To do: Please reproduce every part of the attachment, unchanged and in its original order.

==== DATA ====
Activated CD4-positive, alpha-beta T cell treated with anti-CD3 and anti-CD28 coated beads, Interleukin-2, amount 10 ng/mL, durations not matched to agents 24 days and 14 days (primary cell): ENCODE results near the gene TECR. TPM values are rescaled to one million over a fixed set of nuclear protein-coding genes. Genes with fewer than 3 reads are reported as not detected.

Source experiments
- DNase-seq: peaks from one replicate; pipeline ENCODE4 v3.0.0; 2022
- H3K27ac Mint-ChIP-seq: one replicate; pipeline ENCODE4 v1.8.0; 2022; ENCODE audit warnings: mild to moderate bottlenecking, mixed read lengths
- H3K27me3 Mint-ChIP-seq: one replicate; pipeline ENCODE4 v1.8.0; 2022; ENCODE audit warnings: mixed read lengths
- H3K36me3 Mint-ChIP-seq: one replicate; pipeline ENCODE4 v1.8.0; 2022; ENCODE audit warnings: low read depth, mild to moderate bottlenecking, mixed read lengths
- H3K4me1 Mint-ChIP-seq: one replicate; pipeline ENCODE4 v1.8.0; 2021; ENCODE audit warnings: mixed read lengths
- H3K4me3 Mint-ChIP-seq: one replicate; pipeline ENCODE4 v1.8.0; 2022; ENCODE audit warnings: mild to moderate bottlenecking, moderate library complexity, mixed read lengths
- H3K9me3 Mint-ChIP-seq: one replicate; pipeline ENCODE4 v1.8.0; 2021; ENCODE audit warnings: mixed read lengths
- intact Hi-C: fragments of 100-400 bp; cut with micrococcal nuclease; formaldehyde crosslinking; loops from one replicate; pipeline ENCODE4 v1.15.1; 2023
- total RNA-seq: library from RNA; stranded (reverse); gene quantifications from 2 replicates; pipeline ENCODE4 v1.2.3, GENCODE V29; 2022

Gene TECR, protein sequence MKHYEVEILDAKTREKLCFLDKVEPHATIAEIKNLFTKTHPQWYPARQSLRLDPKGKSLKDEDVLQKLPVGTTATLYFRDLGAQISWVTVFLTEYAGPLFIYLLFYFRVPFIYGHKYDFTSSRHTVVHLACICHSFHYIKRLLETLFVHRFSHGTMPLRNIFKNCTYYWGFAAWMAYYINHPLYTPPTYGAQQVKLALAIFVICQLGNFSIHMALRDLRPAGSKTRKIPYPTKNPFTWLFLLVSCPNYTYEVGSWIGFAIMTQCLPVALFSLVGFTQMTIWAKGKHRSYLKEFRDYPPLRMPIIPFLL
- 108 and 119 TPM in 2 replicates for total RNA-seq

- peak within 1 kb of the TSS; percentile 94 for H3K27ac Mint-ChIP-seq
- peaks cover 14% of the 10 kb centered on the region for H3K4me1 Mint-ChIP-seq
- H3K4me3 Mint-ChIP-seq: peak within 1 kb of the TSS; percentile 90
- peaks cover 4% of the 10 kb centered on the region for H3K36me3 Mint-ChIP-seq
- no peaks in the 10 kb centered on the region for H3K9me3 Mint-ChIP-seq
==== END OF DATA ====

Activated CD4-positive, alpha-beta T cell treated with anti-CD3 and anti-CD28 coated beads, Interleukin-2, amount 10 ng/mL, durations not matched to agents 24 days and 14 days (primary cell): ENCODE results near the gene TECR. TPM values are rescaled to one million over a fixed set of nuclear protein-coding genes. Genes with fewer than 3 reads are reported as not detected.

Source experiments
- DNase-seq: peaks from one replicate; pipeline ENCODE4 v3.0.0; 2022
- H3K27ac Mint-ChIP-seq: one replicate; pipeline ENCODE4 v1.8.0; 2022; ENCODE audit warnings: mild to moderate bottlenecking, mixed read lengths
- H3K27me3 Mint-ChIP-seq: one replicate; pipeline ENCODE4 v1.8.0; 2022; ENCODE audit warnings: mixed read lengths
- H3K36me3 Mint-ChIP-seq: one replicate; pipeline ENCODE4 v1.8.0; 2022; ENCODE audit warnings: low read depth, mild to moderate bottlenecking, mixed read lengths
- H3K4me1 Mint-ChIP-seq: one replicate; pipeline ENCODE4 v1.8.0; 2021; ENCODE audit warnings: mixed read lengths
- H3K4me3 Mint-ChIP-seq: one replicate; pipeline ENCODE4 v1.8.0; 2022; ENCODE audit warnings: mild to moderate bottlenecking, moderate library complexity, mixed read lengths
- H3K9me3 Mint-ChIP-seq: one replicate; pipeline ENCODE4 v1.8.0; 2021; ENCODE audit warnings: mixed read lengths
- intact Hi-C: fragments of 100-400 bp; cut with micrococcal nuclease; formaldehyde crosslinking; loops from one replicate; pipeline ENCODE4 v1.15.1; 2023
- total RNA-seq: library from RNA; stranded (reverse); gene quantifications from 2 replicates; pipeline ENCODE4 v1.2.3, GENCODE V29; 2022

Gene TECR, protein sequence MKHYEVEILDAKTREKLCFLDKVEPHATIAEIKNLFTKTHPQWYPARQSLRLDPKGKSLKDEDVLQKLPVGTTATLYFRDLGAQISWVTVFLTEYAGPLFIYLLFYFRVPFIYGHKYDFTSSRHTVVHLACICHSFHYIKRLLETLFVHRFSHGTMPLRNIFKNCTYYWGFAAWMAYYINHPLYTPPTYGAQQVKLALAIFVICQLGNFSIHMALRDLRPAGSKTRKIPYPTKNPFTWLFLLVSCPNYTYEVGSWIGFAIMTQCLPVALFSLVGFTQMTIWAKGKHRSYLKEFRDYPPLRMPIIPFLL
- 108 and 119 TPM in 2 replicates for total RNA-seq

- peak within 1 kb of the TSS; percentile 94 for H3K27ac Mint-ChIP-seq
- peaks cover 14% of the 10 kb centered on the region for H3K4me1 Mint-ChIP-seq
- H3K4me3 Mint-ChIP-seq: peak within 1 kb of the TSS; percentile 90
- peaks cover 4% of the 10 kb centered on the region for H3K36me3 Mint-ChIP-seq
- no peaks in the 10 kb centered on the region for H3K9me3 Mint-ChIP-seq